§ On the order of the day for going into a committee on the judicial fees received by the chief Baron of the Irish Exchequer, Mr. Spring Rice moved, "That the ninth report of 978 the commissioners appointed to inquire into the Duties, Salaries, and Emoluments, of the Officers, Clerks, and Ministers of Justice, in all Temporal and Ecclesiastical courts in Ireland, be now read."
§ Mr. Scarlett
rose to object to the entertainment of a motion so gravely affectting the character and honour of an officer of high judicial rank, at a period of the session when it was impossible to hope that they could draw the inquiry to a conclusion within the time of their sittings. He would support the motion, if introduced early in the next session; but he could not, under all the circumstances, refrain from opposing it, if pressed at the present moment.
Mr. S. Rice
protested, that his proceeding in this matter had been guided throughout by a sense of justice and a regard for the honour of Parliament. If he were compelled to postpone the discussion after the repeated delays which had occurred, he must be exculpated from any share in the blame. Let it be remembered, that, on the last occasion in which this subject was to have been discussed, an hon. member, who must be supposed to feel more interest in it than any other gentleman in the House, deprecated the delay, even of four or five days, as being in the highest degree prejudicial to the character and feelings of the high personage whose conduct was to be called in question. He would not therefore subject himself to the imputation of injustice by assenting as a matter of course to delay. From that quarter alone it could with propriety be asked of him; and if it were solicited by that hon. gentleman, and the call were backed by that of the House, then he would acquiesce. But in that case he would not take upon himself any future responsibility, nor would he feel himself engaged to renew his notice next session. He would leave it to those whose business it was to watch over the administration of justice to do as they pleased with it.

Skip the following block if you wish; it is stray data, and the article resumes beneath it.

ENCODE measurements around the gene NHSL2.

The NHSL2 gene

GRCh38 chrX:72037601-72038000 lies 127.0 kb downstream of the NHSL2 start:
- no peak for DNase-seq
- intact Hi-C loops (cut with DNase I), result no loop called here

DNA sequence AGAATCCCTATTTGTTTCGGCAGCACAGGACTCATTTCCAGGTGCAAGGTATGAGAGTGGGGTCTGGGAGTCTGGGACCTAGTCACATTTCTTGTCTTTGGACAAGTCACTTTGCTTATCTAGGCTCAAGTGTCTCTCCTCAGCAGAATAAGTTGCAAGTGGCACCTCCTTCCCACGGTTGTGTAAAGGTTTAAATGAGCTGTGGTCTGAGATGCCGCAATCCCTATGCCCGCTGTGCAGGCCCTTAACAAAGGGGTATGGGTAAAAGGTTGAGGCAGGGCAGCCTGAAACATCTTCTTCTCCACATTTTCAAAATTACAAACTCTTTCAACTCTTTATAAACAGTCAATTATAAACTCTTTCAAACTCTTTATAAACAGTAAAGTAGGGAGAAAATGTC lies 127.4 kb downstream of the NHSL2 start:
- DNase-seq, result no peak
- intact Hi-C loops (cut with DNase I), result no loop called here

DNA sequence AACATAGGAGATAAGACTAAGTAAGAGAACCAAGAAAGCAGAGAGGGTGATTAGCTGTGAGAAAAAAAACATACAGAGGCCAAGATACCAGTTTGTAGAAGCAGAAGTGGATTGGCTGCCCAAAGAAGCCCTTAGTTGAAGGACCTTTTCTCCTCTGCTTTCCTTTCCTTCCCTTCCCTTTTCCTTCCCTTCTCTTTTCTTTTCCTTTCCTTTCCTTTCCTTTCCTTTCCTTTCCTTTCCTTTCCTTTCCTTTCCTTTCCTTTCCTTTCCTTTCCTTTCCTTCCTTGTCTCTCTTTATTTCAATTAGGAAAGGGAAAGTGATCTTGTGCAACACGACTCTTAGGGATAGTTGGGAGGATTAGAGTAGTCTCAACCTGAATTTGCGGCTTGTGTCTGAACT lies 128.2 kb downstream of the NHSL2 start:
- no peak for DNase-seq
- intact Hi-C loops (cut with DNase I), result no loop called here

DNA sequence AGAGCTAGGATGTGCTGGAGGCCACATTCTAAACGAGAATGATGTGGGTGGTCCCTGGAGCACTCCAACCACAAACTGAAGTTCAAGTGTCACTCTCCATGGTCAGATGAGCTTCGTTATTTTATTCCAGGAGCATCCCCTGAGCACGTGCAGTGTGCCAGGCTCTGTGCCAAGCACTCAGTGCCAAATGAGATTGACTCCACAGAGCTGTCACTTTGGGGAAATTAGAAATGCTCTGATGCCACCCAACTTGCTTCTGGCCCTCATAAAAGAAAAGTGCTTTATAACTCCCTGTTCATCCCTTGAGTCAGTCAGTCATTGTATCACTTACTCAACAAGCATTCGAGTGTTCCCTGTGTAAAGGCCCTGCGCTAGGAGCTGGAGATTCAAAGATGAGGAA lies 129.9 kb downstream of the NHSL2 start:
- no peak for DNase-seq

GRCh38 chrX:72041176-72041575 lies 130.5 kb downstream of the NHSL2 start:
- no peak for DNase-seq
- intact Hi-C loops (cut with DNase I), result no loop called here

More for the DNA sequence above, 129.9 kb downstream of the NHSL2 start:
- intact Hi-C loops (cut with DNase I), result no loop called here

§ Mr. Scarlett